Proposed bill questions carbon footprint of electric vehicles

Five Republican senators, including Dan Sullivan, R-Alaska, have introduced legislation urging a study of the true carbon footprint of electric vehicles and research on ramifications of widespread electric vehicle usage on the country’s electrical grids.

The Directing Independent Research To Yield Carbon Assessment Regarding Electric Vehicles (DIRTY CAR EV) Act would require the Comptroller General of the United States, in consultation with the Secretary of Energy and the administrator of the Environmental Protection Agency to conduct the study.

Sullivan said that the American public deserves answers about what he said is President Joe Biden’s  administration’s plan to effectively force them to buy electric vehicles.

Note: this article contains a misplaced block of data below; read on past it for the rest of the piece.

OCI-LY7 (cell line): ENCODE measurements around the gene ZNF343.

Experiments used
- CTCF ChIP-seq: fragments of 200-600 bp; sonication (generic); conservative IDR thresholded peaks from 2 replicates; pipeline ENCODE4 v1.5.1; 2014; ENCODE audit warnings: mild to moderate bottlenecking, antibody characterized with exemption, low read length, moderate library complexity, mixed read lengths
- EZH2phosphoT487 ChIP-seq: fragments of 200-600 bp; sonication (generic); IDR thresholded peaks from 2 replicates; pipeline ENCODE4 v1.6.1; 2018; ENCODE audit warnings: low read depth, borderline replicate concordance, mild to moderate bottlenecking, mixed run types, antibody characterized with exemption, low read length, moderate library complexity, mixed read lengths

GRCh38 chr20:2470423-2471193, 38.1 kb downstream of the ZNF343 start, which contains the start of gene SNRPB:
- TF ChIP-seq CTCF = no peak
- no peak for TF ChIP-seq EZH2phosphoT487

Sullivan said that according to the International Energy Agency at least 30 times as much lithium, nickel and other key minerals may be required by the electric car industry by 2040 to meet global climate targets. Those metals are among a handful that are considered vital in the manufacture of solar panels, wind turbines and other clean energy technologies.

The new report of the Paris-based organization examining the status of these minerals concluded that today’s supply and investment plans “fall short” of what will be necessary for a widespread clean energy transition.

“Currently China sources most of these minerals, while the Biden Administration has been halting critical mining projects throughout the country, including in Alaska with the Ambler Road project,” Sullivan said. “This is clearly a national security risk. The American people need to know what the full implications of this transition will be – for our wallets, the environment, and most importantly, for our national security.”

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